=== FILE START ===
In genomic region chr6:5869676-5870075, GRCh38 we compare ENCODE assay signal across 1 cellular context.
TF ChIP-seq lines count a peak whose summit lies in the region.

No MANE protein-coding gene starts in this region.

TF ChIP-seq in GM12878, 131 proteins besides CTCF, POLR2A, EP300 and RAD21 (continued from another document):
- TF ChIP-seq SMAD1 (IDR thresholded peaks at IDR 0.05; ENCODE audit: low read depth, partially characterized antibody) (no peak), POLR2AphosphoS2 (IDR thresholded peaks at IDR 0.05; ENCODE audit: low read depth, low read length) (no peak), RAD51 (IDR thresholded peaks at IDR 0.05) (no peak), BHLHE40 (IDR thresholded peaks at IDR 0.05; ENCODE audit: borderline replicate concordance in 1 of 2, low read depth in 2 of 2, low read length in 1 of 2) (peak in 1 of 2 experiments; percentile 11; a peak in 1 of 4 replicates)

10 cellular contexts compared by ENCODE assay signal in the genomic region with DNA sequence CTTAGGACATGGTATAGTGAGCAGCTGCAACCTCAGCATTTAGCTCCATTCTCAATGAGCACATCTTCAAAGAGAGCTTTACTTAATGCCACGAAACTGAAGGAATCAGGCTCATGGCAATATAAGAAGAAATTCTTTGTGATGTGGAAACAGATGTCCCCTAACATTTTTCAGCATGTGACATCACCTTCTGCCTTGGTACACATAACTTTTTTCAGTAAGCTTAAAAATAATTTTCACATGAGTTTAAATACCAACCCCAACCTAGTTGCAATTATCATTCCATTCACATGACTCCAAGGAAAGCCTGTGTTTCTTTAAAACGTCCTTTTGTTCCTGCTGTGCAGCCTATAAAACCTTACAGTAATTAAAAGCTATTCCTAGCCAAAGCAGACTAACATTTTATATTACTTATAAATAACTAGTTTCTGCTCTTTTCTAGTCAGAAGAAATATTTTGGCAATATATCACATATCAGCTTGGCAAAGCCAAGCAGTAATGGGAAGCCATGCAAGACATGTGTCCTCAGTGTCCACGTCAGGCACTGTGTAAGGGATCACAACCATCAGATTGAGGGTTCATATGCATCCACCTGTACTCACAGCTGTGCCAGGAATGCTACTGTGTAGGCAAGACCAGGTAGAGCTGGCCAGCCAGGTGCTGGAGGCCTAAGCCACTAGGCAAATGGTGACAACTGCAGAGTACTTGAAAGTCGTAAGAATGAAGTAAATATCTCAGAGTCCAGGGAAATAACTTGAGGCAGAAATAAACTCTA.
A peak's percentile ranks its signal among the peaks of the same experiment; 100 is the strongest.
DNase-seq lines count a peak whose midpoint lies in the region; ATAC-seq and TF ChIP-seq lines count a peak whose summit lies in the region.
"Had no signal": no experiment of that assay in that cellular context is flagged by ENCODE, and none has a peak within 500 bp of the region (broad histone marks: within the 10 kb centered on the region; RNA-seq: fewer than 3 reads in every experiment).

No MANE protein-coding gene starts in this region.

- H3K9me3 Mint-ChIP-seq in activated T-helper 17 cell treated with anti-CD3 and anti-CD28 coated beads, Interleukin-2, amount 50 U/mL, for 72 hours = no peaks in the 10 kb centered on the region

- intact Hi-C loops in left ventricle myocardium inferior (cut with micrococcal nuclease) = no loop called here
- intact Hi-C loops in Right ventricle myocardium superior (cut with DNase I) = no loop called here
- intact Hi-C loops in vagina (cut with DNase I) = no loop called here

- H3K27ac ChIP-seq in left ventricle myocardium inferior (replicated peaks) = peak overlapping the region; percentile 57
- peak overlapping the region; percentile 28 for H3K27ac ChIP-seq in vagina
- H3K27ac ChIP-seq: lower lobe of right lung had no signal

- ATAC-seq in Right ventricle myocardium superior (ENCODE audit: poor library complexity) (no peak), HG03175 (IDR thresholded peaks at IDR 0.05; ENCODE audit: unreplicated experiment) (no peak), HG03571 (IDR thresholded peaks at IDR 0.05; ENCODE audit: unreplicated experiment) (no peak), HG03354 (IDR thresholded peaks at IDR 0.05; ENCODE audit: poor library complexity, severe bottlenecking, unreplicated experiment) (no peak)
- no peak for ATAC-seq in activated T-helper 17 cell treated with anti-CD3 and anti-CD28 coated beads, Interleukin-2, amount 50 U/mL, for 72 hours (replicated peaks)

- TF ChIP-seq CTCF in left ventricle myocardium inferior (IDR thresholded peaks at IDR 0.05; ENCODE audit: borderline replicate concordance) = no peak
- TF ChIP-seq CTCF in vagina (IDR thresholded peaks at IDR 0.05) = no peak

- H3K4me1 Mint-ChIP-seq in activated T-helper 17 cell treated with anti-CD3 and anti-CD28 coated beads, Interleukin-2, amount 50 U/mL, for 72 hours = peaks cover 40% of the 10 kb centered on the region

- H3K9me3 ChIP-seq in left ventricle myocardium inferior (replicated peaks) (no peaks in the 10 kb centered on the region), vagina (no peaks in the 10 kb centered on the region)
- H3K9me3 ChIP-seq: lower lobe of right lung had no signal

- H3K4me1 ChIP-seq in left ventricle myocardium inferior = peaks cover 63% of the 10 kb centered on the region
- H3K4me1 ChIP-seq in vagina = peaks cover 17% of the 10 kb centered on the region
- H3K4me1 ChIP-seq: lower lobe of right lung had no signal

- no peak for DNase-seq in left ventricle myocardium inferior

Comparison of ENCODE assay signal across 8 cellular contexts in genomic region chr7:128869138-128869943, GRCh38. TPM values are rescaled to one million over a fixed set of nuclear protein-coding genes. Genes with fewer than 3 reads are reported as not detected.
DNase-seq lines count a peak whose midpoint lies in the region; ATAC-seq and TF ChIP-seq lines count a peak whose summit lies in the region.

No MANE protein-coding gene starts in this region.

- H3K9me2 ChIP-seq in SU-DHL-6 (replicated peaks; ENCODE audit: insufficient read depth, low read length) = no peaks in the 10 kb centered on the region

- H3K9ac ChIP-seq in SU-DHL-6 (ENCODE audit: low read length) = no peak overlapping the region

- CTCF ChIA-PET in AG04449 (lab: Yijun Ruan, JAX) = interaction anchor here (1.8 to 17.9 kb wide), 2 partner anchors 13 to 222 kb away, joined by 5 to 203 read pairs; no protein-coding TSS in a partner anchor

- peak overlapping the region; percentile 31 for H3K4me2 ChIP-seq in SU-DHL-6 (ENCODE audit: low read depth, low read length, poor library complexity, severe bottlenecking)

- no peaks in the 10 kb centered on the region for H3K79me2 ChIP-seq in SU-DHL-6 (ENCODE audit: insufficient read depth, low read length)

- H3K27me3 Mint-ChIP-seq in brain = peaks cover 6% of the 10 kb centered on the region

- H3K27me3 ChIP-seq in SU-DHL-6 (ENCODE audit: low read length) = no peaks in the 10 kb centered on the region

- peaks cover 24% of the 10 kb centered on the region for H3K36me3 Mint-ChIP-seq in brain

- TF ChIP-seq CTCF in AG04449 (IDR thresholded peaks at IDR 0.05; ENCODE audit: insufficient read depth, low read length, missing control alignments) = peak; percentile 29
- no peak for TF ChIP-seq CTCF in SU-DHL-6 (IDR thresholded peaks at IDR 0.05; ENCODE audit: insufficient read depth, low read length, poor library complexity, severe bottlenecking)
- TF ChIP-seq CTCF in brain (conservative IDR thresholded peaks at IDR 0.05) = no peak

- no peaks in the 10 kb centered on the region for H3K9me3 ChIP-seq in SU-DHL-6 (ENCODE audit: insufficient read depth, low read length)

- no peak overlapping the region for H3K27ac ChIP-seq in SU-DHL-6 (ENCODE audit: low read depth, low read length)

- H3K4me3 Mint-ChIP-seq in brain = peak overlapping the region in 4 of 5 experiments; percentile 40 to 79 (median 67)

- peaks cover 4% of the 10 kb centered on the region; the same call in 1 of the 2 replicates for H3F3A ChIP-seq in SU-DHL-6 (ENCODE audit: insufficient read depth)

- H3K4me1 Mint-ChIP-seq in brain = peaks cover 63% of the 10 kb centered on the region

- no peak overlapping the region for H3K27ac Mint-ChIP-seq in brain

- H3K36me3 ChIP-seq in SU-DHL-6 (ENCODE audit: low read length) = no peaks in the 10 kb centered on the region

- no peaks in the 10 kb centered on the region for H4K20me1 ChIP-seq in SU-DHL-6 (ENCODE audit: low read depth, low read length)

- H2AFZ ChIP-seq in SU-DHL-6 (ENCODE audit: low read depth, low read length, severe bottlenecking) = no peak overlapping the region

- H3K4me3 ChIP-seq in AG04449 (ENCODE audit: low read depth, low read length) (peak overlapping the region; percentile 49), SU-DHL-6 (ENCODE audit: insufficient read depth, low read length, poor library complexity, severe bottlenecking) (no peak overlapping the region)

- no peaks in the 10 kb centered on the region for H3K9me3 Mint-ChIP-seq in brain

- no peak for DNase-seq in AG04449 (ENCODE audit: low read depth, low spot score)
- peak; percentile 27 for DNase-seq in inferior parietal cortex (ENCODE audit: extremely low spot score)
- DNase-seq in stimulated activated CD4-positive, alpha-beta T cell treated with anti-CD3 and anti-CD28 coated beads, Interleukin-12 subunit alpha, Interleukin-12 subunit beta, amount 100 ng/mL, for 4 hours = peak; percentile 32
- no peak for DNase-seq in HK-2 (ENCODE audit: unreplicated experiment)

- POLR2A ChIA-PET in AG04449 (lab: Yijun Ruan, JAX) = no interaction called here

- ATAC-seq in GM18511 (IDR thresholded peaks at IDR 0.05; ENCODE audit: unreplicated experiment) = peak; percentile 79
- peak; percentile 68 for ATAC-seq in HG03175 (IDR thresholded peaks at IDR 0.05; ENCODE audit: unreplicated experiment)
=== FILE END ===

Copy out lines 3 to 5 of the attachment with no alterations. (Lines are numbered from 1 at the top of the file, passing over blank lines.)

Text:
No MANE protein-coding gene starts in this region.

TF ChIP-seq in GM12878, 131 proteins besides CTCF, POLR2A, EP300 and RAD21 (continued from another document):
- TF ChIP-seq SMAD1 (IDR thresholded peaks at IDR 0.05; ENCODE audit: low read depth, partially characterized antibody) (no peak), POLR2AphosphoS2 (IDR thresholded peaks at IDR 0.05; ENCODE audit: low read depth, low read length) (no peak), RAD51 (IDR thresholded peaks at IDR 0.05) (no peak), BHLHE40 (IDR thresholded peaks at IDR 0.05; ENCODE audit: borderline replicate concordance in 1 of 2, low read depth in 2 of 2, low read length in 1 of 2) (peak in 1 of 2 experiments; percentile 11; a peak in 1 of 4 replicates)